Now they’re slapping additional taxes on it, meaning your $10 growler will ring in at over $12.
Apparently they’re claiming it’s “packaged for consumption off-site” by the consumer, and that’s why it’s ALL SO BAD that more sin taxes are needed.
Anyone living in Victoria has seen folks stumbling out of breweries under the weight of these massive beery jugs, so we know it’s a part of the local community. Just since November, a few brew sources here in town have extended their growler-filling hours, adding to local employment ‘cos it’s front-of-house staff doing it. Growler-filling days are practically a social event at the breweries. You can meet so many hopheads when you’re in there picking out the refill for the day.
All I want to ask is, where the hell is the beer drinker’s carbon offset reward?
WHOA, LOOK AT THE HEADS SPINNING, DUDE.
Carbon offset for BEER? Whatchoo talkin’ ’bout, Willis?
Okay, the mighty growler, what does it do for the environment? A LOT, actually.
Your average beer bottle gets “recycled,” which a lot of people mistakenly thinks means melted down and remade into glass. That may one day happen, but the average beer bottle gets sold in the store, returned to the store, packaged at a warehouse place, then shipped out to breweries who use that make/model of beer bottle. Estimated average re-use for each beer bottle? 8-10 times.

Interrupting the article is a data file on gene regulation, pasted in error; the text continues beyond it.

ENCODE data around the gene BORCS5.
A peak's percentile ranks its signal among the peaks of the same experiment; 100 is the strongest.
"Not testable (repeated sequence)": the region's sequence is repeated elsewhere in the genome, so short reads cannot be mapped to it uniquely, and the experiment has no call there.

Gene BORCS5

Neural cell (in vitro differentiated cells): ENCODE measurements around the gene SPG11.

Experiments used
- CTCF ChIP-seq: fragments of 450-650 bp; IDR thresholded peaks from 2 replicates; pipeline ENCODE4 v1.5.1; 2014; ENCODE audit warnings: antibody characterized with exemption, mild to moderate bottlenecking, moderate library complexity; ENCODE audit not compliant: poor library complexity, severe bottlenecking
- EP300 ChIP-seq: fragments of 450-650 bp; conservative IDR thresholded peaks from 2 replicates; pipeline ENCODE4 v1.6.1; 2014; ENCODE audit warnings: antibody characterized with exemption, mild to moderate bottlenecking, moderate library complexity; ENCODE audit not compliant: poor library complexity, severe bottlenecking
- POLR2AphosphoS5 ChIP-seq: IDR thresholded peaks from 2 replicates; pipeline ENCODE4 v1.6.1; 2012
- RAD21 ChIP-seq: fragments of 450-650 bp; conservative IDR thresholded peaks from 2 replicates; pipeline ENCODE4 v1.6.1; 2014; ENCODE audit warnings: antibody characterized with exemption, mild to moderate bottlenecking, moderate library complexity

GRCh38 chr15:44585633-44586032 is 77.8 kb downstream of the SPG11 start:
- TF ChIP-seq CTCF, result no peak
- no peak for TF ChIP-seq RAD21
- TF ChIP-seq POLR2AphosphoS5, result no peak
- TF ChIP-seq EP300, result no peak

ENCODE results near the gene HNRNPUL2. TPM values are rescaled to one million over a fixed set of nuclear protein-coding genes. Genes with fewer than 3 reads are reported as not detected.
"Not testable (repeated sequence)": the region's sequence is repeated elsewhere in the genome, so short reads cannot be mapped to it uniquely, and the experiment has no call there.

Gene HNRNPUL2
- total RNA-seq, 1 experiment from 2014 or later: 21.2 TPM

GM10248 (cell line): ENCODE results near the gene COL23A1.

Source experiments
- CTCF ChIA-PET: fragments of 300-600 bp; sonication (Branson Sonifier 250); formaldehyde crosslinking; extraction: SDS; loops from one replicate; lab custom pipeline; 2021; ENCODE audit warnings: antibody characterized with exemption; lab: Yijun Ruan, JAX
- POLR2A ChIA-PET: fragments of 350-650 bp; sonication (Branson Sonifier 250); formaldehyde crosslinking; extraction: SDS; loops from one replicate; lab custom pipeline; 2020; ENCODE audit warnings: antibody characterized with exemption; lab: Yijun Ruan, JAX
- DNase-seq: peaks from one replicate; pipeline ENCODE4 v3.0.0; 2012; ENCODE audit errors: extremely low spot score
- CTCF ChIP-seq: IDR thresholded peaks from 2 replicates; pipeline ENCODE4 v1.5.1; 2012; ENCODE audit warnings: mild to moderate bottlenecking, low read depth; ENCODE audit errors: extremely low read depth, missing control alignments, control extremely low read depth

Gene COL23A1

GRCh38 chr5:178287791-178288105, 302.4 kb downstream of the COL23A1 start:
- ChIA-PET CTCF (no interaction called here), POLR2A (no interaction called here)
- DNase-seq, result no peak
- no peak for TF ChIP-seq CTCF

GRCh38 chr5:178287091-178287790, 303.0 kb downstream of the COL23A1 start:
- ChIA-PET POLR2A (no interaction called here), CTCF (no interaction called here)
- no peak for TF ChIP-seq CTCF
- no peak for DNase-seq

Now think of all that that entails:
- Processed on an assembly line that’s using electricity and other resources non-stop.
- Put in boxes.
- Put on a vehicle with a forklift.
- Driven to a store.
- Processed as inventory in computers.
- Sold on shelves, rung in at an electric till.
- Taken home. Drank.
- Returned to the store.
- Packaged up.
- Shipped to beer bottle heaven.
- Shipped to brewery.
- Cleaned, sterilized, and the lifecycle begins again.
NONE OF WHICH occurs with a growler. NONE OF THAT HAPPENS.
I repeat: No fossil fuels burned in transport. No assembly lines used in production. No limited life of 8-10 refills.
So how in the hell is this a “packaged beer product,” LDBBC? Because, to my thinking, it’s not.
I wash my growler out myself. I put it in my bike bag. I cycle to my chosen brewery. I chat with the wonderful staff. I buy my beer. I cycle home. I rinse, I repeat.
There’s no trucks, no paper products, no packaging, no warehouses, nothing. A beer is put into a keg and then piped into my bottle, all on the same property that beer was born. Some back-aching brewery dude just rolled that shit to the counter, stuck a line in it, and sold it to me.
It’s not a lot of money they’re adding to the tax, I know. But like ANYTHING in life, this is about the principle. It’s about the ethic. And it’s about the little people.
You know who sells the most growlers? Small upstart breweries. The independent guys.
For a government that claims it’s all about the environment AND small business, they’re doing a great job of fucking over BOTH at the same time with this growler tax. Well played, asshats.